The MSDS HyperGlossary PEL and TWA

Additional Info

PEL’s can be defined in two different ways as discussed in the OSHA regulation on air contaminants, 29 CFR 1910.1000 :

  1. Ceiling values — at no time should this exposure limit be exceeded. Sometimes denoted with the letter C .
  • 8-hour Time Weighted Averages (TWA) — are an average value of exposure over the course of an 8 hour work shift.
  • TWA levels are usually lower than ceiling values. Thus, a worker may be exposed to a level higher than the TWA for part of the day (but still lower than the ceiling value) as long as he is exposed to levels below the TWA for the rest of the day. See 1910.1000 for the formulas used in the calculations.

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    Vacated PEL’s

      Analyzing the specific health risks and performing the cost/benefit analyses needed to set a PEL is a time-consuming and labor-intensive endeavor. As a result, only

    470 substances have OSHA PEL’s.

    In 1989, OSHA decided that it was impractical to set PEL’s for tens of thousands individual chemicals and enacted a generic rulemaking scheme that broke chemicals up into various categories. This methodology was challenged in court and in AFL-CIO v. OSHA, 965 F.2d 962 the 11th U.S. District Court of Appeals vacated (struck down) the 1989 PEL revisions stating «(1) OSHA failed to establish that existing exposure limits in the workplace presented significant risk of material health impairment or that new standards eliminated or substantially lessened the risk; (2) OSHA did not meet its burden of establishing that its 428 new permissible exposure limits (PELs) were either economically or technologically feasible.»

    Toxicological professionals generally disagree with both of those points. With respect to the first, there was substantial documentation to support OSHA’s position, and with the respect to the second, performing an economic analysis for every chemical (there are well over 100,000 commodity chemicals in use in the US) for every industry is completely infeasible. In 58:35338-35351 OSHA noted that «. OSHA continues to believe that many of the old limits which it will now be enforcing are out of date (they predate 1968) and not sufficiently protective of employee health based on current scientific information and expert recommendations. In addition, many of the substances for which OSHA has no PELs present serious health hazards to employees.»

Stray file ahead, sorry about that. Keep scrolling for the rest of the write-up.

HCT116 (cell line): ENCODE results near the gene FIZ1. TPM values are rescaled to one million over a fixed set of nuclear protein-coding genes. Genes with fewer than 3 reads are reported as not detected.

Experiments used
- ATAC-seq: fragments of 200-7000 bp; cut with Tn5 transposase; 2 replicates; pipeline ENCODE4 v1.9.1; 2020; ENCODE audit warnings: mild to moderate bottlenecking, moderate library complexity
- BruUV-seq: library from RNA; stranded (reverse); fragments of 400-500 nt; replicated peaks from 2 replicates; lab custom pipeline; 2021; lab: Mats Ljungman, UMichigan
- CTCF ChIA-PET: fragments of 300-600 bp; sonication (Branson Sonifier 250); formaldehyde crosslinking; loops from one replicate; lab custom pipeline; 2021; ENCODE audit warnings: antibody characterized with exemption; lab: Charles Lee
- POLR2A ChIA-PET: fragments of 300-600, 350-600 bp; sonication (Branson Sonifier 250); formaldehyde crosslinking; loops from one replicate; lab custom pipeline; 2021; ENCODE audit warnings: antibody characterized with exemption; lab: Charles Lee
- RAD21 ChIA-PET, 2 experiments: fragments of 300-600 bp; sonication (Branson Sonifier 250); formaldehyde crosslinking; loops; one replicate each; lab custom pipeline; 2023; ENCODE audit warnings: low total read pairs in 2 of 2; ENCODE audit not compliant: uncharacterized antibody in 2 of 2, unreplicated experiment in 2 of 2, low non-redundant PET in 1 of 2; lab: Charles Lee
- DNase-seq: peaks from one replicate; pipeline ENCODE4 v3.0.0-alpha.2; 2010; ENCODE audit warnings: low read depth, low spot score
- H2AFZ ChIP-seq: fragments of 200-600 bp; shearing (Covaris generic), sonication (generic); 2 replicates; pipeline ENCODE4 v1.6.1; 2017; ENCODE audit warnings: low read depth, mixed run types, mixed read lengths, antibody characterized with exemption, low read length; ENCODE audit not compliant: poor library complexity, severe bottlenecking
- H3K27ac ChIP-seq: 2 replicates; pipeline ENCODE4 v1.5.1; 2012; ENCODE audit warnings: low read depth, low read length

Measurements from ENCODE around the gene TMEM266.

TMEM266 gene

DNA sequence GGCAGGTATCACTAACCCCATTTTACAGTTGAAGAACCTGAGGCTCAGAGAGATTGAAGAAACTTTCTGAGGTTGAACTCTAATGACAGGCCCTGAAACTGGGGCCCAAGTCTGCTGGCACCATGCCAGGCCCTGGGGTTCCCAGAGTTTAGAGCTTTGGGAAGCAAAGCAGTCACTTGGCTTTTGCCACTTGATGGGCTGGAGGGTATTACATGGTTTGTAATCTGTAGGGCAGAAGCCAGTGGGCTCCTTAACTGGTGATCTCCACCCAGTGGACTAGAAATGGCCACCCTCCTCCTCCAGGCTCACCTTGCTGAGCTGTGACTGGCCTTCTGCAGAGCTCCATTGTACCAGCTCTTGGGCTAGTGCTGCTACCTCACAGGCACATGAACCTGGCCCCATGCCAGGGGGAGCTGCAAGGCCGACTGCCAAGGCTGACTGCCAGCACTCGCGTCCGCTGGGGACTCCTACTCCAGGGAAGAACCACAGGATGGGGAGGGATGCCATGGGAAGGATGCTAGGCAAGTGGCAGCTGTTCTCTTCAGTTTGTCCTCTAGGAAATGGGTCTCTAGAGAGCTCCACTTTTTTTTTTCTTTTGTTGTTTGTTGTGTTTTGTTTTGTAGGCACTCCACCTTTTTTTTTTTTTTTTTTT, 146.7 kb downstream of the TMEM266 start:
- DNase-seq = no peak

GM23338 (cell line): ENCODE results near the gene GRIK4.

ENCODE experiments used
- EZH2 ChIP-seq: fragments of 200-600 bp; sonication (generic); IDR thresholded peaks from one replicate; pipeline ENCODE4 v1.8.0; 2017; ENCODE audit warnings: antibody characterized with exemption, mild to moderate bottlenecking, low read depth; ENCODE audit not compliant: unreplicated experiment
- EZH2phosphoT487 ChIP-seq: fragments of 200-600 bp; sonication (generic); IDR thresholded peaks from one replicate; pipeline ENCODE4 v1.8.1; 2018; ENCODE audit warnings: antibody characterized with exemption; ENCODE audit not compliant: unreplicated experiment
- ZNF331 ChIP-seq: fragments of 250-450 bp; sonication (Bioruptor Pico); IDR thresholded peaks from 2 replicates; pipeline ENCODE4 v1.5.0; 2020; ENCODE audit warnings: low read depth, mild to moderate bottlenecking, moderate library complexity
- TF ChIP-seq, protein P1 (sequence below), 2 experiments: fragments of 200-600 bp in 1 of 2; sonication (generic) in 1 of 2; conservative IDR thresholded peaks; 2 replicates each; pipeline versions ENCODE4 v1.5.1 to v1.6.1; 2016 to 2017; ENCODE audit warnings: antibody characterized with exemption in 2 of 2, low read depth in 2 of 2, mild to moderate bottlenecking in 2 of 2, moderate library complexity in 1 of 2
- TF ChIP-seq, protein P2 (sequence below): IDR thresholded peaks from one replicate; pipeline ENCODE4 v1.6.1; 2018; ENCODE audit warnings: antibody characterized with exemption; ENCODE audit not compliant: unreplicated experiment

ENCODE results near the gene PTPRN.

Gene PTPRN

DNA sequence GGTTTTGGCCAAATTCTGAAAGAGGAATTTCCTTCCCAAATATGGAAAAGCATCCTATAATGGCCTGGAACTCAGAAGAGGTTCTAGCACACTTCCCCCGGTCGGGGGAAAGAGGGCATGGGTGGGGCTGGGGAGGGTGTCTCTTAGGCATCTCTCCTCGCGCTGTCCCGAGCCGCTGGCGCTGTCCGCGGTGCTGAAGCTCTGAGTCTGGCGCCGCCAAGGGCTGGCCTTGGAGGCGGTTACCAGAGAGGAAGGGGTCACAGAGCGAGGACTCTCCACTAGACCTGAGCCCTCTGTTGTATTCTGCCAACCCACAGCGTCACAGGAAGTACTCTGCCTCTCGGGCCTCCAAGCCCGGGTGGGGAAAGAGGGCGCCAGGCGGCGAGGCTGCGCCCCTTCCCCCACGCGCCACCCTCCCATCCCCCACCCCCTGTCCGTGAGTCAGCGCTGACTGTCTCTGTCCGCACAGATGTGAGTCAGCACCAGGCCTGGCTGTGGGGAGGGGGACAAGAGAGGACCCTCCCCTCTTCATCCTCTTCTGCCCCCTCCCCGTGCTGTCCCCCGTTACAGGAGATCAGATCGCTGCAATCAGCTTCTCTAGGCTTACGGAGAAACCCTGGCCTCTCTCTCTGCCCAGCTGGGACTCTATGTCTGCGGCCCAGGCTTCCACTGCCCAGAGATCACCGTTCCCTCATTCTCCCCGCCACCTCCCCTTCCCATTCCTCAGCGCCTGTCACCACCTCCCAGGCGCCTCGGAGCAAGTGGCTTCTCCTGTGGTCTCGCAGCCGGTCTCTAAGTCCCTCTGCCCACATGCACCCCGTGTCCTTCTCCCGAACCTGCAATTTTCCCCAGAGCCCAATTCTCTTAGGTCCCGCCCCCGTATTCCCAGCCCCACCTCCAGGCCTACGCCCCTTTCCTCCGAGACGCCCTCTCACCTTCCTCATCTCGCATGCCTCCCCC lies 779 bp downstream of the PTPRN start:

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    Regardless, OSHA was forced to revert to the older limits. This case clearly established that to set new PEL’s OSHA would need to collect specific evidence for each substance so the risk/benefit analysis could be reviewed, and the resources required for that have never been made available and likely never will be available. More information on this legal case can be found under Further Reading below.

    In theory, OSHA is continuing to perform risk assessment and feasibility analysis on air contaminants in light of this court ruling, using a risk-based prioritization to identify those substances which have the most significant impact on worker safety. But in the years since this ruling, OSHA has enacted or updated PEL’s for just a handful of substances.

    Just to confuse matters, this decision did not directly apply to the states and territories which administer their own OSHA-approved plans. Some of these states may retain the 1989 limits. Therefore, to maximize safety and minimize potential legal problems, it is best to compare the 1989 PELs for these substances with the ACGIH limits (TLV’s ), and comply with which ever is most protective.

    Therefore, vacated PEL values may still appear on MSDS’s because some states may have enacted statutes based on their values and because some employers or employees might prefer their larger margin of safety (or error, depending on your perspective) when setting their workplace exposure limits. Whatever values you find, always err on the side of safety and choose the lower one. Remember we always want to keep chemical exposures as low as reasonably achievable (ALARA) .

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